In the Democratic People’s Republic of Korea I went for an underground ride on the Pyongyang metro system!
Few tourists make it to the People’s Democratic Republic of Korea, but for those brave travellers that do, a highlight is a ride on the capital’s metro. And this is a public transport ride like no other, for the Pyongyang Metro is one of the most secretive underground systems in the world. It’s North Korea, and as you might know, they like to keep things under wrap.
The deepest metro system in the world
North Korea is heavily militarised. There’s a huge standing army ready to wage war against Imperialism and a vast defence network ready to repel any threat from outside the borders or within. Part of that system is the Pyongyang Metro, which at 110 metres in depth is the deepest underground Metro in the world. And that’s because it also has the handy function of being an extensive bomb shelter for the citizens of the capital.
2 Lines and 16 Stations
The Pyongyang Metro has sixteen operational stations spread across two intersecting lines. Foreigners are rarely permitted to see anything other than a pre-approved route, few visitors have seen the entire extent of the system, and indeed, theories abound that perhaps there are secret military lines running underneath the city too. The two known lines are the Chollima Line- named for a legendary winged Korean horse of old- and the Hyoksin Line- which in English I was told means to renovate or rebuild, a constant theme in the life of a North Korean.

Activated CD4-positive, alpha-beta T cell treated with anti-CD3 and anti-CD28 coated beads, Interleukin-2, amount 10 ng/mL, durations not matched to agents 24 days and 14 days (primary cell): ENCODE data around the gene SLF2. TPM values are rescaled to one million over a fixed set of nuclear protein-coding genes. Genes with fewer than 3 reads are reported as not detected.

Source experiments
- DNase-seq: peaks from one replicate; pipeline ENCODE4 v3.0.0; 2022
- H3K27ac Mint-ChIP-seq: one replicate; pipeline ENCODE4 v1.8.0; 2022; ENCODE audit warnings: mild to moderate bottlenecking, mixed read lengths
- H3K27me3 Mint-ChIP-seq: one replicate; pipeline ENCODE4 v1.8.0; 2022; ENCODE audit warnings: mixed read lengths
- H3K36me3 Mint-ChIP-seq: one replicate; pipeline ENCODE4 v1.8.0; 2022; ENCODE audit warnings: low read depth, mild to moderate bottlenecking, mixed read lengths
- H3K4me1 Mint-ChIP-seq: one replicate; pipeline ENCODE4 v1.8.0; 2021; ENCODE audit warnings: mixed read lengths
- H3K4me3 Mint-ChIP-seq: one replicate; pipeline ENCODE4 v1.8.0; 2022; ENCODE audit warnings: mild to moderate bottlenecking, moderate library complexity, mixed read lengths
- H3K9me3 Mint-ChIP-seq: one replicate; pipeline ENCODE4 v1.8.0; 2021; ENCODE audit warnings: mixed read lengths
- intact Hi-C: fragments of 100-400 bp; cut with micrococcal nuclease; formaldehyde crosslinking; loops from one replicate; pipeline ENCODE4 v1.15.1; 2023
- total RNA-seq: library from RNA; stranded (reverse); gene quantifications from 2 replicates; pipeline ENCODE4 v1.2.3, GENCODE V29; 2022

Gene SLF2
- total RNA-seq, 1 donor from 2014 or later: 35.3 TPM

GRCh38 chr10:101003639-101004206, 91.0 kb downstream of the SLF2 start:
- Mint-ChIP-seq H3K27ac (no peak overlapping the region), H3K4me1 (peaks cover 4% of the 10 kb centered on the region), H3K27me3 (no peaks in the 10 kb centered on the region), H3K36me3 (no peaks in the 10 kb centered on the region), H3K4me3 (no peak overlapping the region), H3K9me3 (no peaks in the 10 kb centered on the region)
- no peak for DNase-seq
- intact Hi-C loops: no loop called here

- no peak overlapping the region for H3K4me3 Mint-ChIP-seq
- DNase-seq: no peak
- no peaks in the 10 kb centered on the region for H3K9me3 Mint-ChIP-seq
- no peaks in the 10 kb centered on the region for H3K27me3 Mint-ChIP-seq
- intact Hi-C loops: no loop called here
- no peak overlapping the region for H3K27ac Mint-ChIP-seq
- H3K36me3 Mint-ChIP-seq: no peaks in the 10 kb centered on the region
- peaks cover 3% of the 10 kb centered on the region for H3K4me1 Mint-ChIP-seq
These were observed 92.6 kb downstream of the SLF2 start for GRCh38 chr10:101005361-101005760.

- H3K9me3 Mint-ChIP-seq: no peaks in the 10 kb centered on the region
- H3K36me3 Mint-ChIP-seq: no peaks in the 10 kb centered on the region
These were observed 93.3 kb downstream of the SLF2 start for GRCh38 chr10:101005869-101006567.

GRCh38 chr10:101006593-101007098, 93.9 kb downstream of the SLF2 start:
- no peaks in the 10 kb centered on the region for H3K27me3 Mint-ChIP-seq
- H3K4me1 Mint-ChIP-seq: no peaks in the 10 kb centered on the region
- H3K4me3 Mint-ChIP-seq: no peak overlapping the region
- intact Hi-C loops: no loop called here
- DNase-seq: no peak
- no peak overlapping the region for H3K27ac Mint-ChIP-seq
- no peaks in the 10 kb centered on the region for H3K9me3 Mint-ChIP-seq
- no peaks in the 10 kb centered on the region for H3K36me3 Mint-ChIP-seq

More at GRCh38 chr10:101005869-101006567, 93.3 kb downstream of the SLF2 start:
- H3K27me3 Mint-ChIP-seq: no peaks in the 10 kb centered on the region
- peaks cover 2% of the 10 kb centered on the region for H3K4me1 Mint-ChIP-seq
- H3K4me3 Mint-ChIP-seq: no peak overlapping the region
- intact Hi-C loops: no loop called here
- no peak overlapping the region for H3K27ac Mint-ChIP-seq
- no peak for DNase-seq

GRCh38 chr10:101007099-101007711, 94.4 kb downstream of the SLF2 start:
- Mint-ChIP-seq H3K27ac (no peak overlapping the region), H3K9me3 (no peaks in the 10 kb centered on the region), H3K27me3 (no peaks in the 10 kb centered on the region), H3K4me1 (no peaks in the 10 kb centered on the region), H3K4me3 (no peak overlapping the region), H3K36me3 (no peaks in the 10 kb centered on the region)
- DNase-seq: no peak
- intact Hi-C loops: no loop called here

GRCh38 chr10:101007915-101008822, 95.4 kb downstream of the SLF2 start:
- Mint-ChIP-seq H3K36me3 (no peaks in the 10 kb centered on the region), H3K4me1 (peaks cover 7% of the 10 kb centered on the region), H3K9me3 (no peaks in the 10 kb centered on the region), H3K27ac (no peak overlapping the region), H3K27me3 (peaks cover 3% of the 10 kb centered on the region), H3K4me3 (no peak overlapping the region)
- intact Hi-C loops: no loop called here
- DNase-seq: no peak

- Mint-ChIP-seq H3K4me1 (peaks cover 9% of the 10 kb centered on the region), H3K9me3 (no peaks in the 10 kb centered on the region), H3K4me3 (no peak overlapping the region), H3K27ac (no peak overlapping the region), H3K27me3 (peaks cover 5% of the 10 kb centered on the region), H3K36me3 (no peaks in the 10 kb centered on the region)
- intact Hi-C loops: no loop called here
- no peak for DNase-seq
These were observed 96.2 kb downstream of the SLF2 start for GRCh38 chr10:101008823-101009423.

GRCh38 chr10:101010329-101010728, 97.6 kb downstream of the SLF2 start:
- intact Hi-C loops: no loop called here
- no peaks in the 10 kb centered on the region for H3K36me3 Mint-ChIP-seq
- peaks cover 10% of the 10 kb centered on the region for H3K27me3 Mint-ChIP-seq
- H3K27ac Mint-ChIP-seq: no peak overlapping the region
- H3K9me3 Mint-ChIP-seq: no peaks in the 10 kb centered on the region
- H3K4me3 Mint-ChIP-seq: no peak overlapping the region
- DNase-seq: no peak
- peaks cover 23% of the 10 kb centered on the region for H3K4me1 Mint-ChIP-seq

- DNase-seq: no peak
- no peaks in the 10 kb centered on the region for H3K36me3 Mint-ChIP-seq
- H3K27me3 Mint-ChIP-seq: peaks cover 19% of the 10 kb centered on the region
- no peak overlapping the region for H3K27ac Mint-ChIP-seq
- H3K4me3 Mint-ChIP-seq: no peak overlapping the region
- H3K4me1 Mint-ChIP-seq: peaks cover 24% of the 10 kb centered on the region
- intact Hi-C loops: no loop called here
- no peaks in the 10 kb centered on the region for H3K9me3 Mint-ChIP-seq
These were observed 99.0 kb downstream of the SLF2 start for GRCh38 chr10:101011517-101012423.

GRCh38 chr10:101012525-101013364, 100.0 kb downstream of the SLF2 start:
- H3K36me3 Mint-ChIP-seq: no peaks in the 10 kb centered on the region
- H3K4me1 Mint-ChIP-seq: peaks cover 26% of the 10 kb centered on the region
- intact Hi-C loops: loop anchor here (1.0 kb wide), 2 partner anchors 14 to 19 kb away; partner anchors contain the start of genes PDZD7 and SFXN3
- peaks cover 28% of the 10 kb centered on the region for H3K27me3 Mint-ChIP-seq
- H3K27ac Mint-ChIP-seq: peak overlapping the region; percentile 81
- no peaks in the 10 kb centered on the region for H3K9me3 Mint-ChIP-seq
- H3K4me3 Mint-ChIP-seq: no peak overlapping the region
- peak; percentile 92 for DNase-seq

The Chollima Line
I was riding on the Chollima Line, and of the two this is the longer. Still, I was only going to be riding for three stops so that hardly mattered. The starting point of the line is Puhung Station, and this is where our tour group began the long descent downwards into the metro system.
The barriers were opened for us, and I was ushered under a golden political slogan paraded above the entrance way and onto the escalator for the three minute downward commute to the platforms. The metro was busy, with local citizens hurrying past, most staring rigidly ahead, only a few daring to glance at the foreign faces within their midst, and after a brisk walk through the arched passageway I was looking down on the Pyongyang Metro.
The Revolutionary Platform
One train had just arrived, and was disgorging its passengers across the platform while another waited to depart. At the far end of the station was a lavish mural depicting Kim Il Sung and his revolutionary antics, while on the walls were equally decorative murals of revolutionary workers, presumably in the midst of revolutionary work.
The platform conductors- all young ladies in crisp uniform- were directing the trains and passengers from the platform edge as I marvelled at the socialist art surrounding me. Puhung was a grand station, and of course, the first station that a tourist gets to see.
The trains themselves were old, but meticulously clean, while perfectly aligned portraits of Kim Il Sung and Kim Jong Il were hung in every carriage. Standing up, holding onto a rail, I was soon on my way to the next stop along line, Yonggwang Station.
The Grandest of the Grand
Yonggwang was even grander than the first station. And busier too. Koreans were waiting right up against the platform edge as the train pulled in, ready to cram into the compartments. Those that exited marched purposefully towards the exit with unwavering intent and soon the station had emptied, leaving us foreigners to admire the grand arches and colourful lighting.